To help you avoid the backlash of your current employer, it’s important to be very discreet of what you say from the moment you decide to look for another job.
Proceed with Caution: 5 Tips to Help You Look for a Job without Getting Fired for Doing So
Complimentary Guide - 10 Steps to Getting an Executive Job in Mere Weeks
To land an executive job, you have to find the job and then get an interview.
THE most effective way to get interviews is to go directly tothe person with the power to hire you—and that person is always the hiring manager (this is the person who would be your boss, or your boss’s boss). This person never works in Human Resources, so do not waste one second applying for jobs online.
At a management level, depending on exactly where you are, your hiring manager is going to be someone at the C-Level, or with the title of Director, Vice-President, President, or something similar. It could also be a Board of Directors or an investment group.
The hiring manager is the one who can say “yes, you’re hired.” HR can’t say “yes,” they can only say “no.” All they do is either stop you (which they often do, even if you don’t deserve it) or pass you along to the hiring manager. So, skip them. You don’t need HR to be your gatekeeper. Go directly to the hiring manager. How do you find this person?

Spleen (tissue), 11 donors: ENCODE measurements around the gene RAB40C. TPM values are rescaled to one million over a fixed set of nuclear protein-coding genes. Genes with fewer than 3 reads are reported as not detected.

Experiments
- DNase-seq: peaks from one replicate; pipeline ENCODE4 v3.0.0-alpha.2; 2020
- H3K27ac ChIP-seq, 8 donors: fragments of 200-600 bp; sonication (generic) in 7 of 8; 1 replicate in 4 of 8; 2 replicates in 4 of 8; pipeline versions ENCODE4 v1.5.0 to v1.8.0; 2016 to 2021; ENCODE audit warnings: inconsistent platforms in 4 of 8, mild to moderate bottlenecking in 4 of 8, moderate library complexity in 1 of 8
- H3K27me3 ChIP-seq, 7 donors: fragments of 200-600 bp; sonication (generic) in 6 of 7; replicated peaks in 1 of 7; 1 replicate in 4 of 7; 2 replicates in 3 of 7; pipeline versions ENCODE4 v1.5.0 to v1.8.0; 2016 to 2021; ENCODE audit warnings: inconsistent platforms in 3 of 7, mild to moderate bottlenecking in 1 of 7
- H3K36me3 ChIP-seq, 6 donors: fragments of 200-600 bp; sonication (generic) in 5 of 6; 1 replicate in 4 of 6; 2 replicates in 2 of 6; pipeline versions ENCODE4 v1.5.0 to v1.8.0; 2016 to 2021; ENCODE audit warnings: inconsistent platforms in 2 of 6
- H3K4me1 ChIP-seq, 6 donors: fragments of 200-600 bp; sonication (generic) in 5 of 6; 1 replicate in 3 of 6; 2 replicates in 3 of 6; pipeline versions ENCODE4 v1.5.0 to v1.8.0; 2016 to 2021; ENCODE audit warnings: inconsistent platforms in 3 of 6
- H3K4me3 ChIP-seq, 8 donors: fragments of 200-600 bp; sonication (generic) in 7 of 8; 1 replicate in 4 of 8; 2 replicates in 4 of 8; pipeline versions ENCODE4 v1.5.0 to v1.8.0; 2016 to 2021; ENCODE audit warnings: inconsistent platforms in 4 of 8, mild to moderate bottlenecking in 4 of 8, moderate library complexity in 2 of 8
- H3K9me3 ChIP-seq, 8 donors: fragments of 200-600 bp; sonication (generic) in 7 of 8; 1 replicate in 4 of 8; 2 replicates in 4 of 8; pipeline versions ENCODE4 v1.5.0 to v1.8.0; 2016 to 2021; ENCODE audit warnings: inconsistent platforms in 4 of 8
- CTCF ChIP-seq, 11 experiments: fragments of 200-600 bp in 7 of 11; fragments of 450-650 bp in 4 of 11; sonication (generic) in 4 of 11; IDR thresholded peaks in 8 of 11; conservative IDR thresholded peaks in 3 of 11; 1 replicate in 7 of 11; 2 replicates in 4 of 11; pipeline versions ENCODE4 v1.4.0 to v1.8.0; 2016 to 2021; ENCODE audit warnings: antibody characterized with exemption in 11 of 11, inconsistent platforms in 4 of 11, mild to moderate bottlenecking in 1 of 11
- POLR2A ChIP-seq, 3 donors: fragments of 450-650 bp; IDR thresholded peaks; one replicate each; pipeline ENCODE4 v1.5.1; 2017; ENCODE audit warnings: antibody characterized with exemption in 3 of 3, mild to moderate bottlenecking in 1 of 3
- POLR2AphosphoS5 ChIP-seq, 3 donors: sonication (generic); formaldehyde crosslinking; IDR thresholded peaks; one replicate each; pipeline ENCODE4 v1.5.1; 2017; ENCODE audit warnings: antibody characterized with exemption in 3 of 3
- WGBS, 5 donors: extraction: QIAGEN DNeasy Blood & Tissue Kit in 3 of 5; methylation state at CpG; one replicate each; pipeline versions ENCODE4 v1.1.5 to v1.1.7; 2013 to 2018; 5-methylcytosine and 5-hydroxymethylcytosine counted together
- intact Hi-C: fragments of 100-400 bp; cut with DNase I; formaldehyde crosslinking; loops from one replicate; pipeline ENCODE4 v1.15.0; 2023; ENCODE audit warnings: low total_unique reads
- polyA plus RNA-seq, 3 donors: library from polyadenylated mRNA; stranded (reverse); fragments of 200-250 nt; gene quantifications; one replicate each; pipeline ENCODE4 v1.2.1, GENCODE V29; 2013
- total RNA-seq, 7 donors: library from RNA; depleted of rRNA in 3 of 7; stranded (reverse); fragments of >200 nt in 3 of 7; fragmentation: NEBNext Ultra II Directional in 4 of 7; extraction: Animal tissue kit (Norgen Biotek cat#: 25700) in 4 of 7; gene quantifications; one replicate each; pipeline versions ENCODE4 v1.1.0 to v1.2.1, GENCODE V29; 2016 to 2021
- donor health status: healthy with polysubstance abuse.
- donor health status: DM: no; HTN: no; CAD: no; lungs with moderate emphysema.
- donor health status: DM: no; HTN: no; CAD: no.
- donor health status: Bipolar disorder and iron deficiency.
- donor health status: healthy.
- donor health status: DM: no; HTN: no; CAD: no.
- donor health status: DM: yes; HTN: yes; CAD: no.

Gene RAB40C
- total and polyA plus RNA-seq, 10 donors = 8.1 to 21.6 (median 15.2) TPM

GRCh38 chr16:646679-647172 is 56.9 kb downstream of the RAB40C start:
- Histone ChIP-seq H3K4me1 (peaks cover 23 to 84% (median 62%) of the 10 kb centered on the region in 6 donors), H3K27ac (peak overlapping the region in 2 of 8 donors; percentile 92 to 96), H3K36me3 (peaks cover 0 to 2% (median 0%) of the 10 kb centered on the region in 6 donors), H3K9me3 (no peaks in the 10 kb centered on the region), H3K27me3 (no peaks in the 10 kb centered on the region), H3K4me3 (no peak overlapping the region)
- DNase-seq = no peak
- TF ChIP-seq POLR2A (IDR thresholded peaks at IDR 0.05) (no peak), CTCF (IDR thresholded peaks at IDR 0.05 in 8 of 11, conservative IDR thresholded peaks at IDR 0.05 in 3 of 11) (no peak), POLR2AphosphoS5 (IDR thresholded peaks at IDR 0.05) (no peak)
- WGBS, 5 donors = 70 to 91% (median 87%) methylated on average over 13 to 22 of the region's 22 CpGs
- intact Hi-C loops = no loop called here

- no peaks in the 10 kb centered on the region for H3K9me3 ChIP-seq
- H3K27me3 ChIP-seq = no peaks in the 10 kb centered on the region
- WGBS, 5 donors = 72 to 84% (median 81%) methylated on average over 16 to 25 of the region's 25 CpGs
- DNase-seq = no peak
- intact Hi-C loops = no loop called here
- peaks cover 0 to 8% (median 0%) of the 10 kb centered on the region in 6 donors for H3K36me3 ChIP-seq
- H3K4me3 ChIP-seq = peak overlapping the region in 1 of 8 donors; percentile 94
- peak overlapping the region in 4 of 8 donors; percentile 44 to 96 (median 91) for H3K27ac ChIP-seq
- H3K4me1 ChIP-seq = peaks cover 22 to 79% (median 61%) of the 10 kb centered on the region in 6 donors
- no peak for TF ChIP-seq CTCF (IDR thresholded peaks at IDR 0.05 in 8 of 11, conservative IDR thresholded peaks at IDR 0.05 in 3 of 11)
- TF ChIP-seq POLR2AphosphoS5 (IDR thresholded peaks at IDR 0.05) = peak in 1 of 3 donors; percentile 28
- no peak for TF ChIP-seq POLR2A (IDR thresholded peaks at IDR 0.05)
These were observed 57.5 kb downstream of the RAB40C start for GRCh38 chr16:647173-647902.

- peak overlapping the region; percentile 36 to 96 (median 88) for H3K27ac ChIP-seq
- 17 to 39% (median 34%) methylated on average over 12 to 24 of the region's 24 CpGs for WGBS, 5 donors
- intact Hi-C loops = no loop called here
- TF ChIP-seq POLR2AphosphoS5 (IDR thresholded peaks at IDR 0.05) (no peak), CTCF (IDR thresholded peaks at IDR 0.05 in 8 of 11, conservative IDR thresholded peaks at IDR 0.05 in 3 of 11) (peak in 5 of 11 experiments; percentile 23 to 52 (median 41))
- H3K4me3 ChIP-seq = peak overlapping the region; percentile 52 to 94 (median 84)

Problems are not stop signs, they are guidelines.
- Robert H. Schuller
What problems are you facing in your job search? Whatever it is, I want you to realize today that this problem shouldn't hold you back--it should teach you something that helps you be more and better than you are now.
If you can't find the right jobs, it doesn't mean they aren't there. It means you need to find them in the hidden job market, which accounts for at least 70% of all available jobs).
If you have submitted your resume 437 times and can't get an interview, it doesn't mean you don't deserve an interview. It probably means that you haven't presented yourself properly with your resume. I've seen it over and over again...job seekers who redo their resumes in the right way (adding numbers often does the trick) start getting interviews immediately. Or, not getting interviews may mean that your resume isn't getting delivered to the right person. To get an interview, your future boss (the hiring manager) needs to see your resume. Submitting your resume online sends it to HR, and they may not send it to the hiring manager for you. To make sure it gets to the hiring manager, you need to contact them yourself. (Learn how to contact hiring managers.)
If you get interviews but not offers, it doesn't mean you're not qualified. It means that you aren't interviewing well--and that's a skill you can easily learn. Check out my blog series, How to Answer Interview Questions. Learn to create a 30-60-90-day plan. Both of these will guarantee you a better interview than what you are experiencing now.